While I agree that formal education plays an important role, I do think that experience should also factor in. What better way to build up tension between co-workers than to have inexperienced staff come in at higher levels with higer pay?
Why not have RNs start out with in the LPN role with equitable pay? If they are successful, then they can be promoted to the RN role. Successful LPNs wouldn't be able to go for such a promotion until they became an RN, but RNs wouldn't pass LPNs in responsibility until they had proven in real life practice that their clinical skills were up to snuff. There might be some competition between nurses if there are limited RN roles to be promoted to, but that could serve to really show who's motivated to take on the added roles and responsibilities of the RN.
As it is, newbie RNs start with only the most basic of skills and often have an LPN, who isn't even paid as much as the newbie, showing them the ropes and checking their work. Or a newbie RN is supervising experienced LPNs and having to ask them how to do things.
The same with BSNs. It's one thing if there are two otherwise equally qualified applicants for a management position and one has a BSN and the other not. Sure, go with the BSN. But if it's between a inexperienced BSN and an experienced RN, I don't see that the BSN would have a greater chance of success in the position. Experience working as a RN would seem be the FIRST requirement and AFTER THAT, more formal education would be the next requirement. If there just aren't enough qualified candidates, why necessarily put the one with formal education but no experience ahead of the person without the formal education? After all, couldn't you send the experienced one back to school? Why should one have more confidence in the BSN's ability to quickly prove their clinical skills in a real world setting than in the experienced ADNs ability to learn and apply higher-level thinking skills? (llg, this is what I interpretted you to be saying. I'm curious of your opinion.)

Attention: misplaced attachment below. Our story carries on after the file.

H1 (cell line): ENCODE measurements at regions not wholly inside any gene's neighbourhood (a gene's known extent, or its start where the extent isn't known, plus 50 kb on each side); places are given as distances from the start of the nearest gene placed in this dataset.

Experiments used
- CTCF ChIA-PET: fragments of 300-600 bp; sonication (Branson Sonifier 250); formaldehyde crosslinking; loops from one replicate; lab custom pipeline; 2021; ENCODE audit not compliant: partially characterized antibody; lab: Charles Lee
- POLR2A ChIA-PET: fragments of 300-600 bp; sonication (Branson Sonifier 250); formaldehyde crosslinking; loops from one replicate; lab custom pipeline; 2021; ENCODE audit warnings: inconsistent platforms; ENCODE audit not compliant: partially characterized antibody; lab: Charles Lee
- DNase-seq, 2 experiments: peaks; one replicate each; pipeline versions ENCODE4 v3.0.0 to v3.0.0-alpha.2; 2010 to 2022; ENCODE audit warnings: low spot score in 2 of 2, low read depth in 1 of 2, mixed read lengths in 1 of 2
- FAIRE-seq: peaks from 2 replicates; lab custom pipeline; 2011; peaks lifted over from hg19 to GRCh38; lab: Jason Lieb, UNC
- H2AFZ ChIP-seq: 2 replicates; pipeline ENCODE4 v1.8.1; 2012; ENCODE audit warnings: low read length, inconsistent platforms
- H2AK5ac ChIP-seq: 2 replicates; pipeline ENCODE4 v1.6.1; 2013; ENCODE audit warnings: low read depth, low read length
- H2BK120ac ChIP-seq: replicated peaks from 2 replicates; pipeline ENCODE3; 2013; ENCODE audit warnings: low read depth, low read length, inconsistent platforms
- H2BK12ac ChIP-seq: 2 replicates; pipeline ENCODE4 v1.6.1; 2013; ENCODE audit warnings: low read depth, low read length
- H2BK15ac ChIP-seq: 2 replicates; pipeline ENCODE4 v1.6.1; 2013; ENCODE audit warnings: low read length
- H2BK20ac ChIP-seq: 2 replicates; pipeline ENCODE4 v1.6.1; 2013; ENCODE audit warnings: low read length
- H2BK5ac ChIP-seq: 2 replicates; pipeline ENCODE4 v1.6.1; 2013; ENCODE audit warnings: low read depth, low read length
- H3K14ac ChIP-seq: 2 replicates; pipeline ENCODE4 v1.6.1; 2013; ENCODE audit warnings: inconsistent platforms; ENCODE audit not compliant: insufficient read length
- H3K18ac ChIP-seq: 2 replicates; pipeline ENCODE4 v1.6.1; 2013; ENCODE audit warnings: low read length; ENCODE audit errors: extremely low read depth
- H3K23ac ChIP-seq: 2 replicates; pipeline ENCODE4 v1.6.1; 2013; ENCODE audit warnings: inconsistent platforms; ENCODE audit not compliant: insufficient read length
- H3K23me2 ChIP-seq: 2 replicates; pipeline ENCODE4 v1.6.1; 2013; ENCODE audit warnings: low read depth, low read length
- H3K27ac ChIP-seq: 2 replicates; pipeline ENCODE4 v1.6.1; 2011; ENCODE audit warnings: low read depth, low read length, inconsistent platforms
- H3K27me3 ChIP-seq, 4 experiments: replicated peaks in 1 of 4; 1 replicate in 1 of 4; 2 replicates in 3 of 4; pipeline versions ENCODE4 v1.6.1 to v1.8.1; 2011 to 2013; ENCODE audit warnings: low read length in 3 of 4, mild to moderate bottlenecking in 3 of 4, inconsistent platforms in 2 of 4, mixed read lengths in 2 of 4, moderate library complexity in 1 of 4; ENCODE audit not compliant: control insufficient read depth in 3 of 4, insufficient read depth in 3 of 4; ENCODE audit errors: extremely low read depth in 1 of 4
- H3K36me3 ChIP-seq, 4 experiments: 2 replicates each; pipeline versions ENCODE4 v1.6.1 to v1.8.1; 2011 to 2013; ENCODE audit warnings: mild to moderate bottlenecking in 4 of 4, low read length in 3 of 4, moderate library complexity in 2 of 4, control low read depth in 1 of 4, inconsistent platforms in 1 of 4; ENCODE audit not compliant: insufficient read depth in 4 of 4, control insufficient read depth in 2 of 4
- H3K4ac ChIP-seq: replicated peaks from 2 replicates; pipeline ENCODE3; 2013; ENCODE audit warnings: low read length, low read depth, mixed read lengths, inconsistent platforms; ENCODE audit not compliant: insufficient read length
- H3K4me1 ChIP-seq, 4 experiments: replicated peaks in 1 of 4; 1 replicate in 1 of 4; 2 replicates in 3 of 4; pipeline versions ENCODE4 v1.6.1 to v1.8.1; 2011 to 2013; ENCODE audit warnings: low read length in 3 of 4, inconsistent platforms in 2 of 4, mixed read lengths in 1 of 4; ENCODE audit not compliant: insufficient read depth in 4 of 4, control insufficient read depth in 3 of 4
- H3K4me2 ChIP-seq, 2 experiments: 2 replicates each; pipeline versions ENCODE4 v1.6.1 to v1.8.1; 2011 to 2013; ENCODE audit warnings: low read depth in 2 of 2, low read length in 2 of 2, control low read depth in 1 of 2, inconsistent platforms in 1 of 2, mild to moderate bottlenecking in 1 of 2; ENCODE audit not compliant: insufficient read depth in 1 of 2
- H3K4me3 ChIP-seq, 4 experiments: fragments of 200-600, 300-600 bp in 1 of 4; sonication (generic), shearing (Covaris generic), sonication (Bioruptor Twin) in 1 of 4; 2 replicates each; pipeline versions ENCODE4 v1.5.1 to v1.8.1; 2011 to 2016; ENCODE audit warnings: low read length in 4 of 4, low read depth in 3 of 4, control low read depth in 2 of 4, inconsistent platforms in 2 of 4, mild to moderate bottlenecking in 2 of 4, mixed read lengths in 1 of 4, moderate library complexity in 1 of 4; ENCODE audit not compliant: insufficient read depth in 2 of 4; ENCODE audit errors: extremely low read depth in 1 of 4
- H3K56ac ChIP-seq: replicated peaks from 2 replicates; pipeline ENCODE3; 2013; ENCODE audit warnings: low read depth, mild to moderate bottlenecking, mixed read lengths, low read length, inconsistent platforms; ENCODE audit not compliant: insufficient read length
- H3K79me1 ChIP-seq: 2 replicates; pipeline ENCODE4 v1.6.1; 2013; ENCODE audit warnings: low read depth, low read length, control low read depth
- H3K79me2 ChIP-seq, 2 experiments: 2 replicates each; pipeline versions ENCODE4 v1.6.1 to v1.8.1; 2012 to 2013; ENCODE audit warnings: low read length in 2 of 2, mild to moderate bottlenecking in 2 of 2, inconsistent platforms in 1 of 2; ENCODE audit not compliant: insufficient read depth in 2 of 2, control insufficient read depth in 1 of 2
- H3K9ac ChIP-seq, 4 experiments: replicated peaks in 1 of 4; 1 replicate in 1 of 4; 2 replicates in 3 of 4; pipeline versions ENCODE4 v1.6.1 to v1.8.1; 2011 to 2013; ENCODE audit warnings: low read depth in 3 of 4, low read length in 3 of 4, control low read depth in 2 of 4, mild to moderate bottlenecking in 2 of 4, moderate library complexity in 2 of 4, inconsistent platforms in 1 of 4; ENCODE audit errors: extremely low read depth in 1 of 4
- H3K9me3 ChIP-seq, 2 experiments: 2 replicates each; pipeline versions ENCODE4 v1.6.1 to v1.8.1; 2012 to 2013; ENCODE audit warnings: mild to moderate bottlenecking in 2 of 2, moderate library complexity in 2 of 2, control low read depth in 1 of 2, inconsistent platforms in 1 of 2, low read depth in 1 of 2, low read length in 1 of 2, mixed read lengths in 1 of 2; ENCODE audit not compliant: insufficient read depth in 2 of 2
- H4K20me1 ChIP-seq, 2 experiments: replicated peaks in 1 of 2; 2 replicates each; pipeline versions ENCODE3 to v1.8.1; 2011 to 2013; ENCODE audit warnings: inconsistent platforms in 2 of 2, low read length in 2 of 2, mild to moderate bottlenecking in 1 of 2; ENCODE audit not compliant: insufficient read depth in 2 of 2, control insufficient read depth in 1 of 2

Is the average BSN program THAT much more MANAGEMENT-oriented? Mine wasn't. After all, our program also had to include all of the regular RN requirements as well as gen ed and upper division electives for the bachelor's. So why isn't any bachelor's degree in addition to the RN license enough for supervisory positions?
On the other hand, if there are nurse manager positions that don't need strong clinical skills and isn't going to ever have to jump into the fray and practice hands on nursing care, then that's a whole other situation. In that case, why limit the position to licensed nurses? Just anyone with relevant health care experience and a bachelors' degree in any field.
Just thoughts and questions!